Audience’s rating of expressiveness are predominantly influenced by the visual channel. Davidson (1993) showed that experienced audience can detect changes in expressivity with greater accuracy if they watch a performer than if they simply listen to an audio recording. Moreover, Tsay (2013) found that both novice and expert musical judges rely heavily on visual information to raise a judgment on a performance, and not on auditory means. Moreover, novice judges can accurately predict the winner of a music competition just by watching a silent performance, thus implying that visual information bias their decisions. Thus, ancillary movements are a source of information about expressiveness levels and even performance quality.

So… why is Lang Lang moving so much?

We can now partly try to answer that question. Playing an instrument involves both instrumental and ancillary gestures. According to the described studies, ancillary gestures are a rich source of interpretative and aesthetic information for both the player and the audience. Thus, Lang Lang might be a clever (conscious or unconscious) operator of our psychological functioning. Some of us, however, resist to play his game.

Summary

  • Different performance manners have an influence in musician’s body movement.
  • These movements are consistent across performing conditions and are closely related to structurally relevant musical sections.
  • Audience are influenced on their judgment about a performance (in terms of expressivity and quality) based on the perceived body movements.

References

Davidson, J. W. (1993). Visual perception of performance manner in the movement of solo musicians. Psychology of Music, 21, 103-113. doi: 10.1177/030573569302100201

Davidson, J. W. (2007). Qualitative insights into the use of expressive body movement in solo piano performance: A case study approach. Psychology of Music, 35(3), 381-401. doi:10.1177/0305735607072652

Demos, A. P., Chaffin, R., & Logan, T. (2017). Musicians body sway embodies musical structure and expression: A recurrence-based approach. Musicae Scientiae, 1-20. https://doi.org/10.1177/1029864916685928

Thompson, M. R., & Luck, G. (2012). Exploring relationships between pianists’ body movements, their expressive intentions, and structural elements of the music. Musicae Scientiae, 16(1), 19-40. doi:10.1177/1029864911423457

Tsay, C. J. (2013). Sight over sound in the judgment of music performance. Proceedings of the National Academy of Sciences of the United States of America, 110(36), 14580–14585. doi: 10.1073/pnas.1221454110

Van Zijl, A. G., Toiviainen, P., Lartillot, O., & Luck, G. (2014). The sound of emotion. Music Perception: An Interdisciplinary Journal, 32(1), 33-50. doi:10.1525/mp.2014.32.1.33

Wanderley, M. M., Vines, B. W., Middleton, N., McKay, C., & Hatch, W. (2005). The musical significance of clarinetists’ ancillary gestures: An exploration of the field. Journal of New Music Research, 34(1), 97-113. doi:10.1080/09298210500124208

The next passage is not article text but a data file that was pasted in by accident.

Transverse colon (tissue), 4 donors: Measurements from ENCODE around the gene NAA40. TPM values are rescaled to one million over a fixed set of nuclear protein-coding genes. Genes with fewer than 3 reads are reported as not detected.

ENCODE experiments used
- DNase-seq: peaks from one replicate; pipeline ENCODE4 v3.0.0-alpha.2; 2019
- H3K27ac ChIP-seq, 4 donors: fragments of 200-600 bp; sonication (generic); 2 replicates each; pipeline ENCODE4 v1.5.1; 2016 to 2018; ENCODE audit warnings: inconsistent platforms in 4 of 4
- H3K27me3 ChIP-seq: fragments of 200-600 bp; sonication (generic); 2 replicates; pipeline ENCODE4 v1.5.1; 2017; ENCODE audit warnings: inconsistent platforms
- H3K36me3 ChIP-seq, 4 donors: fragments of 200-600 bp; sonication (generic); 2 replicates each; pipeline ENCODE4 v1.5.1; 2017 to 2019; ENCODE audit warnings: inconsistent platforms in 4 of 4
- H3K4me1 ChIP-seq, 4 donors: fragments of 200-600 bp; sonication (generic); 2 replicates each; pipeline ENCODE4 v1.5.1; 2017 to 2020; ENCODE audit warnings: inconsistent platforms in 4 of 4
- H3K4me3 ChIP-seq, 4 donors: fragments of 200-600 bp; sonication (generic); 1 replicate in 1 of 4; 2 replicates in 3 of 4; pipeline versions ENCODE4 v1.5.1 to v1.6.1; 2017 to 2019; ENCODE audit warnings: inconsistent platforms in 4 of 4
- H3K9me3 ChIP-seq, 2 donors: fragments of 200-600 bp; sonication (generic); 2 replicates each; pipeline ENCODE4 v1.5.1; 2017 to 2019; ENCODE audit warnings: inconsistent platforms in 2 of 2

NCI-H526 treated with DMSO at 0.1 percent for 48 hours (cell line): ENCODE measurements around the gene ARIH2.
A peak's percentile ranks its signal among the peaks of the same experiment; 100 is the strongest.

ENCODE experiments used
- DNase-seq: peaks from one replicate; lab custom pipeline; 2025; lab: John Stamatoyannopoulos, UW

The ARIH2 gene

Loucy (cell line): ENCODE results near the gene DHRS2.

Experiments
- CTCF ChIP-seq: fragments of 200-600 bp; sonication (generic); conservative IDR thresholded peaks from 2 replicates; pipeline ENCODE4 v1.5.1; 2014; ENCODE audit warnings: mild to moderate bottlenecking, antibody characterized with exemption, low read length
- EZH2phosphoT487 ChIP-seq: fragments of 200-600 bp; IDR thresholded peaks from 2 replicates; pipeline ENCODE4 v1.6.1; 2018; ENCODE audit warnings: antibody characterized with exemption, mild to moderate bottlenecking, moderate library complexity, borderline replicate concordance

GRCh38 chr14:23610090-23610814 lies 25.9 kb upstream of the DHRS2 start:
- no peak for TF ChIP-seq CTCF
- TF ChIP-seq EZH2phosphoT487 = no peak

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6 Comments

  1. Nice post, Alvaro. I don’t quite agree with your statement that the literature tells us that musicians’ expressive movements affect the sound properties of their music. You seem to cite Davidson (1993) and Van Zijl et al.,( 2014) as evidence that musician’s movements affect the sound they produce, but the experimental manipulation in these studies was not the movement, it was the expressive intention. Although movements did change according to the expressive intention, I would say that it was the intention which affected the sound differences, not necessarily the movement. You didn’t mention that Thompson and Luck (2012) actually found that expressive timing was not affected by the immobile condition, although it was for the deadpan, suggesting that it isn’t the movement itself that causes changes to the sound, but the expressive intention. This idea is supported by Palmer et al. (2009) who looked at changes in acoustic features dependent on clarinet bell movements but found nothing significant.
    Actually, I wonder if I misunderstood what you meant to say? I thought I would chip in with that anyway.

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    1. Hey Emma! Thanks for your interest and observations. Indeed, the studies you quoted were measuring the effect of expressive intentions in different kinds of music-related variables. Here is my reply to your commentary.

      Although it might be fair to imply a difference between expressive movements and expressive intentions, there might not be a more direct way of measuring “expressive intentions” in performance other than through body movements. When you say “although movements did change according to the expressive intention, I would say that it was the intention which affected the sound differences, not necessarily the movement” I cannot imagine how else can you generate differences in sound other than executing some sort of movement. Having an intention to move a table does not have the same effect as if I actually go and push it.